Through simulated sequential host extinctions, we found that parasite diversity declined at a slightly faster rate when extinction order was based on host extinction risk than compared to random extinction order, but only after around 40% of hosts were already lost from the system. This suggests that the loss of host biodiversity based on realistic estimates of extinction risk may result in a greater loss of parasite diversity through secondary extinctions than is currently expected, but only in highly perturbed systems subject to large losses in host diversity. This result is comparable to Davies and Yessoufou (2013)46, in which they found that phylogenetically clustered extinctions result in disproportionate loss, compared to random extinction scenarios.

While parasite diversity and nestedness declined precipitously in our simulations, modularity actually increased slowly in our extinction scenarios relative to random extinction simulations. This finding may be a function of removing hosts with high parasite species richness as this may fragment the network into small groups of specialist parasites, which would increase modularity. In a limiting case, a host-parasite network in which each host is parasitized by a single host-specific parasite would be perfectly modular. However, modularity increased even in random extinction simulations, suggesting one of two things; either modularity statistics are biased by matrix size or host removal from a network may actually increase modularity until a critical point is reached before the network collapses entirely. We address the relationship between matrix size and modularity in the Supplementary Materials (Figure S6).

Biodiversity loss is a pressing concern, with recent focus on the impact of host extinctions on secondary extinctions of obligate parasites6 and the importance of parasites as indicators of ecosystem health47,48. A recent investigation into the shape of the relationship between free-living species richness and parasite richness under sequential host removal simulations resulted in a myriad of possible trajectories for the decay of parasite diversity6. While we acknowledge that host diversity loss may influence parasite diversity idiosyncratically, our simulations find a consistently greater loss in both network stability and parasite diversity relative to random simulations. Understanding the network properties that alter decay trajectories (e.g. degree distribution) may provide a better understanding of the structure and stability of ecological networks49. Lastly, the integration of network structure measures into studies of network stability may yield insight into species-level characteristics that promote biodiversity and network structure.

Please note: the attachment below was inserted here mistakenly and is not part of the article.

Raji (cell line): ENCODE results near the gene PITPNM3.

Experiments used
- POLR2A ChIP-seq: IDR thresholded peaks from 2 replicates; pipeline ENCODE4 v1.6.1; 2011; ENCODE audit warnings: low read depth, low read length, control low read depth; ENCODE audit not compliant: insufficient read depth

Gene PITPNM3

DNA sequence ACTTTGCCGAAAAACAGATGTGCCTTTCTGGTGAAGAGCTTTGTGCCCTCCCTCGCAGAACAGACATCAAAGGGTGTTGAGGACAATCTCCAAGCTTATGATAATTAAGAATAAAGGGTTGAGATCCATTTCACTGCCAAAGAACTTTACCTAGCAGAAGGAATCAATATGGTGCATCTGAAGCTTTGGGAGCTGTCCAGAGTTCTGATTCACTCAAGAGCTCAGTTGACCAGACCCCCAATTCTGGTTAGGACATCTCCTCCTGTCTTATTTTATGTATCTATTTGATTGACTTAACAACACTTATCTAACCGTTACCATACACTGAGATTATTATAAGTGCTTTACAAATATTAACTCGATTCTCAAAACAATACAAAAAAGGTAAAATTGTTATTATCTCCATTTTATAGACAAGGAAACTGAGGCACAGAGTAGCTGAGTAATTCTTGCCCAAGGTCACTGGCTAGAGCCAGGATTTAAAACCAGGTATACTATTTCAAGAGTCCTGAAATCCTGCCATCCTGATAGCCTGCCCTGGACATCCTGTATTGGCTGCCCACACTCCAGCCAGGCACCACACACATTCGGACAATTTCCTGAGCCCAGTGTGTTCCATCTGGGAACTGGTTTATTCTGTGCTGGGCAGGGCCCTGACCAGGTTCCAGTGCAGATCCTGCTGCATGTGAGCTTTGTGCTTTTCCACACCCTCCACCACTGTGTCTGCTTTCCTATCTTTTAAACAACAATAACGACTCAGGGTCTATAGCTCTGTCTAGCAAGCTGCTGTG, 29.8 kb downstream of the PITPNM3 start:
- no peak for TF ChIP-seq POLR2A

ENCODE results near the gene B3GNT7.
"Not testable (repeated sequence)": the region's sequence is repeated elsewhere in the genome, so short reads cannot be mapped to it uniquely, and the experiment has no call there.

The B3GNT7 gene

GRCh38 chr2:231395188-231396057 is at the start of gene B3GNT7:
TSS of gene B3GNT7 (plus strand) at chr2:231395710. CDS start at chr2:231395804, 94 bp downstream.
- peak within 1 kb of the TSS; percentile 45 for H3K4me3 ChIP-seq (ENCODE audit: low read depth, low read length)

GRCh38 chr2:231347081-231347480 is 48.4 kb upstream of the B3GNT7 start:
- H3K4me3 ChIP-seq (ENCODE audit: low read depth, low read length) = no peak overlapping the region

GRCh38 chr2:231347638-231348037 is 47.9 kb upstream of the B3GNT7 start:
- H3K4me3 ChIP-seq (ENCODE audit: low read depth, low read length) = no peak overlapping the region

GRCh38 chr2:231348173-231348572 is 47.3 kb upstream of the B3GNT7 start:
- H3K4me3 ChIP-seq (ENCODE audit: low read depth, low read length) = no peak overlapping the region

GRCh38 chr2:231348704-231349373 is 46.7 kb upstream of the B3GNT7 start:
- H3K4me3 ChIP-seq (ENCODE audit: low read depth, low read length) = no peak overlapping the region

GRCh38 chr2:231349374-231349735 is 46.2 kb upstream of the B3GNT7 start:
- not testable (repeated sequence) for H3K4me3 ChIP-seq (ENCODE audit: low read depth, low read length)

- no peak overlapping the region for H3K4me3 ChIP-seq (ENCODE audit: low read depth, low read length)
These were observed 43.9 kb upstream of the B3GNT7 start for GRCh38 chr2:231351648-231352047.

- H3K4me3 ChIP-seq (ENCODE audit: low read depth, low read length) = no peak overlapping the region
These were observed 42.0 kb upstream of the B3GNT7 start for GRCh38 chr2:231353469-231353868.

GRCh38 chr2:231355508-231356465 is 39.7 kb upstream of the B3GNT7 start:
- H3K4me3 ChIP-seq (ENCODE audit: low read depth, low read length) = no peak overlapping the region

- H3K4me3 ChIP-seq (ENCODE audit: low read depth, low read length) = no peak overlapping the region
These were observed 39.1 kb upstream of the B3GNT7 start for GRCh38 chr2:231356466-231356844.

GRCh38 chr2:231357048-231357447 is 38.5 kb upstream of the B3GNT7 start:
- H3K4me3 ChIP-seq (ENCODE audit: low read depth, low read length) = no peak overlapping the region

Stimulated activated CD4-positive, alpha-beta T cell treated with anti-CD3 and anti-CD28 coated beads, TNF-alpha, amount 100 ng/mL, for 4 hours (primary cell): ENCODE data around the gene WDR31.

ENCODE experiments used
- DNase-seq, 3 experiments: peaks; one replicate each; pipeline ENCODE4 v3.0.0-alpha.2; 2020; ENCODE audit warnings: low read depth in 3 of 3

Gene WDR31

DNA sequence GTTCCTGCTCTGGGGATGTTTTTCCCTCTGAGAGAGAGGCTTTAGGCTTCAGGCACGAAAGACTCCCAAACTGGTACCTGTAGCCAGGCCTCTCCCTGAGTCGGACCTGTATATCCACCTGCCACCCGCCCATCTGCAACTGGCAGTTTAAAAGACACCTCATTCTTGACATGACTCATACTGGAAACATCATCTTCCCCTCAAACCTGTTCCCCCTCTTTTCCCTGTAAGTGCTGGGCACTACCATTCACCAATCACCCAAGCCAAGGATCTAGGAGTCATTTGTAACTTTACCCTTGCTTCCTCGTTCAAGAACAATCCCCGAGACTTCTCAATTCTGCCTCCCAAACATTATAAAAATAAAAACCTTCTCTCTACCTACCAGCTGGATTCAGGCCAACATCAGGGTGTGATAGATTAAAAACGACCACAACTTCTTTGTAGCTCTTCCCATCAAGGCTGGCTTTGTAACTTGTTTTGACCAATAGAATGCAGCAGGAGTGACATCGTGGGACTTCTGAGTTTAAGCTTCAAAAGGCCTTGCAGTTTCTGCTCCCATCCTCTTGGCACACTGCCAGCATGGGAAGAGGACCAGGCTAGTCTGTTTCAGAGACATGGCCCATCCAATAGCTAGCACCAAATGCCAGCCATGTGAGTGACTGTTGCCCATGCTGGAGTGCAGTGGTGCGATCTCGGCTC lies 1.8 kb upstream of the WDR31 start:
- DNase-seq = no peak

Additional Information

How to cite this article: Dallas, T. and Cornelius, E. Co-extinction in a host-parasite network: identifying key hosts for network stability. Sci. Rep. 5, 13185; doi: 10.1038/srep13185 (2015).

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Acknowledgements

We would like to thank B. Han, J. Rushmore, D. Satterfield, D. Streicker and V. Ezenwa for providing comments on earlier drafts of the manuscript. T. D. was funded through the Odum School of Ecology. E. C. was funded through a Wormsloe Fellowship and the University of Georgia at the time of analysis and the University of Wisconsin-Madison at the time of writing.

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T.D. and E.C. contributed equally to the initiation and design of the project. Both authors developed the framework for the project, with primary responsibility of T.D. to conduct all simulations and analyses. All authors discussed the results, wrote and commented on the manuscript at all stages.

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Dallas, T., Cornelius, E. Co-extinction in a host-parasite network: identifying key hosts for network stability. Sci Rep 5, 13185 (2015). https://doi.org/10.1038/srep13185